Los Angeles Lakers Byron Scott has a difficult decision to make this season: Should he value winning at all costs or developing the team's youth?

In an ideal world, the two go hand in hand. But that might not be the case this season. The Lakers' roster has conflicting interests.

Kobe Bryant, Roy Hibbert, Lou Williams and Brandon Bass are in win-now mode. The veterans are either in their primes (Hibbert, Williams and Bass) or on their last legs (Bryant) and don't have any time to waste. They don't have a few years to wait for the team's young core to develop -- they want to compete for a playoff spot and do damage in the West.

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Which isn't to say the Lakers young trio of D'Angelo Russell, Julius Randle and Jordan Clarkson doesn't want to win. All three seem to be competitive, fiery players. But they're also all in their first or second seasons, and they all want to grow, develop and shine. Each has All-Star potential, which brings endorsements and accolades and recognition, yet they can only reach that level if they're playing.

Scott has shown a propensity for favoring veterans over rookies, so it'll be interesting to see how he balances such an important decision.

Whatever Scott ultimately decides, he'll have the support of Lakers general manager Mitch Kupchak.

In a recent interview with the Los Angeles Daily News, Kupchak said he would have no problem with Scott playing veterans over the younger players, and that the call is totally Scott's to make:

"We're going to try to win every game," Kupchak said. "It may come down to a close game and Byron looks down the bench and sees a couple of veterans down the bench and he's going to say, 'I want to win.' He may take out a couple young guys and put the veterans in. That will be completely his call. It's a balancing act that coach will have to get comfortable with.

"There may be times throughout the year where it's a learning experience. Byron may say, 'He is better there because he's been in the league for 10 years. But this is a learning moment. Let me go with this kid.'"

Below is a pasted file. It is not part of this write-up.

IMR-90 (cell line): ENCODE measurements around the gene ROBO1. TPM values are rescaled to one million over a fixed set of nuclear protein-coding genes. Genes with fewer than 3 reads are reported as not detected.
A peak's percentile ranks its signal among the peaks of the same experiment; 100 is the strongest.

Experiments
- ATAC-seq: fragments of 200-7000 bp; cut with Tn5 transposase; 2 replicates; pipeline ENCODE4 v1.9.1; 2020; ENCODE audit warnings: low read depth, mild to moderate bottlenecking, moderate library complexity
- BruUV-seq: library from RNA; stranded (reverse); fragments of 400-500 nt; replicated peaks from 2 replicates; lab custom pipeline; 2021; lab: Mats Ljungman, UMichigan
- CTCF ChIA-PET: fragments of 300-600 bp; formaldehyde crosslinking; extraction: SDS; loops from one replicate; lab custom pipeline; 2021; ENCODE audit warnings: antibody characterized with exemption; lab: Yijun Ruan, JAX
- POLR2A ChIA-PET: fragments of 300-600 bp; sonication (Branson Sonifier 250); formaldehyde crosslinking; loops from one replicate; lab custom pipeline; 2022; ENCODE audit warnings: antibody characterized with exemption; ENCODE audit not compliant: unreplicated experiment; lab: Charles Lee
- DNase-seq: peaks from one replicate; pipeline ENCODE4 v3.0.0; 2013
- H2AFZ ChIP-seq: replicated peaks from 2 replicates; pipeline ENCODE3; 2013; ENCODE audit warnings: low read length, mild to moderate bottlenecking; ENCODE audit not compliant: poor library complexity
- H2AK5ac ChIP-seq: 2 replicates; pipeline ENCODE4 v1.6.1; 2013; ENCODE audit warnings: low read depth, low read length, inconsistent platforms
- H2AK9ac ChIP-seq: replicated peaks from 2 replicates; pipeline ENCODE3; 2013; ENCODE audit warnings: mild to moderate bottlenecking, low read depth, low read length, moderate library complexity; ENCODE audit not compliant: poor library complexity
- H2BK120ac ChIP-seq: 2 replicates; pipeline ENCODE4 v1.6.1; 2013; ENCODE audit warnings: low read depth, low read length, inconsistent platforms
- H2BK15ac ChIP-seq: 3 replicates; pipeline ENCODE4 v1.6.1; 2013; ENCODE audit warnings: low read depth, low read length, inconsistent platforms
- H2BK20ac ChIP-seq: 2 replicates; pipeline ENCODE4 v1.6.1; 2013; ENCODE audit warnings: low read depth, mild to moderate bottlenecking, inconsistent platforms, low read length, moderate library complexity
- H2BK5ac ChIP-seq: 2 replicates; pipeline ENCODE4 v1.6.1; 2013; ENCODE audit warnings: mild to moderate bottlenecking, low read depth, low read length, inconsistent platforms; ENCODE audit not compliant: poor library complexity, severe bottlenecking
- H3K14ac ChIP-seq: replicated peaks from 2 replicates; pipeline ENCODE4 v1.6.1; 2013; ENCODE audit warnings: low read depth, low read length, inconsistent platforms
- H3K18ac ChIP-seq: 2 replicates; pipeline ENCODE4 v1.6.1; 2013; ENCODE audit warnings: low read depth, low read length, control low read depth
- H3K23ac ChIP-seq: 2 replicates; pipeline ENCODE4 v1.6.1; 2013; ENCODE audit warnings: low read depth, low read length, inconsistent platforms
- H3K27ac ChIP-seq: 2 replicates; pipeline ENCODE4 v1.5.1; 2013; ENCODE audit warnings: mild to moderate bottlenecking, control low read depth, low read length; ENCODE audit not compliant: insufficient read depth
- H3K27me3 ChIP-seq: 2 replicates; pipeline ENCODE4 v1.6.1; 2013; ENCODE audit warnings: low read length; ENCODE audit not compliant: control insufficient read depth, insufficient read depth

The sad truth that Scott, Kupchak and Lakers fans have to deal with is that even in the best-case scenario, the Lakers are a No. 9 or No. 10 seed. If they somehow lucked out and snuck into the playoffs, they'd be obliterated by the Golden State Warriors, San Antonio Spurs, Los Angeles Clippers or whoever else they'd face.

Therefore, it should be of upmost importance to ensure that the young core develops, and together.

The starting lineup should be Hibbert, Randle, Bryant, Clarkson and Russell. That's the perfect combination of youth, talent and experience, given the nature of the roster.

Bryant is going to transition over to small forward, anyway, and Clarkson is probably already better than Williams (he certainly is better than Young). Williams, who just won Sixth Man of the Year with the Toronto Raptors last season, fits better off the bench. Russell, the No. 2 overall pick in this year's draft, should be thrown to the wolves and start as a rookie point guard in the West. Randle vs. Bass could be an interesting starting battle, but Randle is potentially the franchise big man and Bass, frankly, is not.

The Lakers are one of the few franchises that only cares about championships. Anything less and the season is a failure. They are almost certainly not going to win the title next season, so their best move would be to develop the youthful talent that could take them to the promise land in the future.

(h/t CBS Sports)